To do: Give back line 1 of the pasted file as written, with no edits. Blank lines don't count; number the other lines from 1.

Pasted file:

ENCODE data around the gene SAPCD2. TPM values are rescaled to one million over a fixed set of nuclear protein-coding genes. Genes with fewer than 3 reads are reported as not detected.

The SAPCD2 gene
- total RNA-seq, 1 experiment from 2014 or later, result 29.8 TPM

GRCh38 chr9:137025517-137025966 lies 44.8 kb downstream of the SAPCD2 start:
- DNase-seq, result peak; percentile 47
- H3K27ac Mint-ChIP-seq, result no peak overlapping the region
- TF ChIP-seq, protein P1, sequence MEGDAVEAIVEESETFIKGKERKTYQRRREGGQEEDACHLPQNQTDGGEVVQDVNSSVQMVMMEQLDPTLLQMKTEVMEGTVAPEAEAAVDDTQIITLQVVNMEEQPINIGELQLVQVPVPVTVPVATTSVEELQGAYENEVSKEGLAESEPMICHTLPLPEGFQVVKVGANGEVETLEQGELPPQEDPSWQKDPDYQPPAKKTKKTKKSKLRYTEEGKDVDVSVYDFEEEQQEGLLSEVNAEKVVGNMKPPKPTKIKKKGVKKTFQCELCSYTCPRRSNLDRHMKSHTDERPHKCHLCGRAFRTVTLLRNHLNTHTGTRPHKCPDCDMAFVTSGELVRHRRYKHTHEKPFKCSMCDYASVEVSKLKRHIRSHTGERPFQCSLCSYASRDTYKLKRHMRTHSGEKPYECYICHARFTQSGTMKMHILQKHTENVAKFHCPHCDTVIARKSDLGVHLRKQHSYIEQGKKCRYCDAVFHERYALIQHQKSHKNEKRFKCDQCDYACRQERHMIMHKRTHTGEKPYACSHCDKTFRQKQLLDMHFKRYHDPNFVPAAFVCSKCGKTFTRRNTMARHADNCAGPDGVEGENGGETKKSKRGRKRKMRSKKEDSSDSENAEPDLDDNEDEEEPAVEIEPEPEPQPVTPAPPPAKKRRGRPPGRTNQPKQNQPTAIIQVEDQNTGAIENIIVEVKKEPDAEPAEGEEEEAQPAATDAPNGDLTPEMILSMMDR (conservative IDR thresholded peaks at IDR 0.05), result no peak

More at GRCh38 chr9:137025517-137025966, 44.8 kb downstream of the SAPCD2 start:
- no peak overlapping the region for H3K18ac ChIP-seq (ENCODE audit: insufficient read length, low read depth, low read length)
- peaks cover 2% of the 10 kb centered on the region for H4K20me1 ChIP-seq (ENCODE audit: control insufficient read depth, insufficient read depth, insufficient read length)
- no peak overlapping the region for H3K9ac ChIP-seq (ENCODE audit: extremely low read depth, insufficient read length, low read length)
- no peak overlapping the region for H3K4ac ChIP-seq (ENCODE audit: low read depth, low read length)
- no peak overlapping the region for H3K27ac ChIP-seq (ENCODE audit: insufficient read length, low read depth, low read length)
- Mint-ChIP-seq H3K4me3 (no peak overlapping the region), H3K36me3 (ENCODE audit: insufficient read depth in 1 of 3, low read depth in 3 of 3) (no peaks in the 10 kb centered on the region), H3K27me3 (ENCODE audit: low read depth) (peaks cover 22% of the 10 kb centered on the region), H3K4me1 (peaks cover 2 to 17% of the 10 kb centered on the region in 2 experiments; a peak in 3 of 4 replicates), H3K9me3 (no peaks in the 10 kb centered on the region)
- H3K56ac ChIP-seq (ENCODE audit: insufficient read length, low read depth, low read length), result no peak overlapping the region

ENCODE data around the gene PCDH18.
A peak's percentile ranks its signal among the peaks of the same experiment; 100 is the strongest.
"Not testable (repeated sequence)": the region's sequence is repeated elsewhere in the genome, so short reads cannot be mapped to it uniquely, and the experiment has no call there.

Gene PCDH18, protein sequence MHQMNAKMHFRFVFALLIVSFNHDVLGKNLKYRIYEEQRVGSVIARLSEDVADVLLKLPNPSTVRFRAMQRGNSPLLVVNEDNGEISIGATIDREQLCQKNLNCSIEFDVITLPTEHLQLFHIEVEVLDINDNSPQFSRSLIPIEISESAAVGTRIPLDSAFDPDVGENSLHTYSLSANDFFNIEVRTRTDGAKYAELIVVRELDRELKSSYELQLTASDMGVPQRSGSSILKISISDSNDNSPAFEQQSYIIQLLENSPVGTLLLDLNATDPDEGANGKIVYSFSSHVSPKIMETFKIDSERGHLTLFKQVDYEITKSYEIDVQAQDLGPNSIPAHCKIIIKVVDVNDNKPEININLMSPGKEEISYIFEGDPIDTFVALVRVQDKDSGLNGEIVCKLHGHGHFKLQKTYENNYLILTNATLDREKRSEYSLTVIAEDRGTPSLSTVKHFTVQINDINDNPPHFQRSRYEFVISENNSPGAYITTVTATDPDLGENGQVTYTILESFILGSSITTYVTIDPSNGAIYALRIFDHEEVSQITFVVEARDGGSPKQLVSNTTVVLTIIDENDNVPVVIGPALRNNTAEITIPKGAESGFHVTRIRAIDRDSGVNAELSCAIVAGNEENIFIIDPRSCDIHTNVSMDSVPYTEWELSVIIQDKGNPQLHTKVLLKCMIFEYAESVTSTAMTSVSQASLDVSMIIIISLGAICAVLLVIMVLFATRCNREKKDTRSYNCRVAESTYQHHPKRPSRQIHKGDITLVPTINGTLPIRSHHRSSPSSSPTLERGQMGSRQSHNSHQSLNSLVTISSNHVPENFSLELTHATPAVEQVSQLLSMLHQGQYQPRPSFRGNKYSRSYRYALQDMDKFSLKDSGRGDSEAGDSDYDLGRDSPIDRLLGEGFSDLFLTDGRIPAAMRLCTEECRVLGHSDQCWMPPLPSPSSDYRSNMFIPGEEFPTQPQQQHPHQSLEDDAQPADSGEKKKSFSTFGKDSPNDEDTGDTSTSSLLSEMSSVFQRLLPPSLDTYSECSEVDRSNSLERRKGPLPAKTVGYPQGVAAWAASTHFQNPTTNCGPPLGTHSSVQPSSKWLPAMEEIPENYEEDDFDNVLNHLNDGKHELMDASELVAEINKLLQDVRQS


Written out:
ENCODE data around the gene SAPCD2. TPM values are rescaled to one million over a fixed set of nuclear protein-coding genes. Genes with fewer than 3 reads are reported as not detected.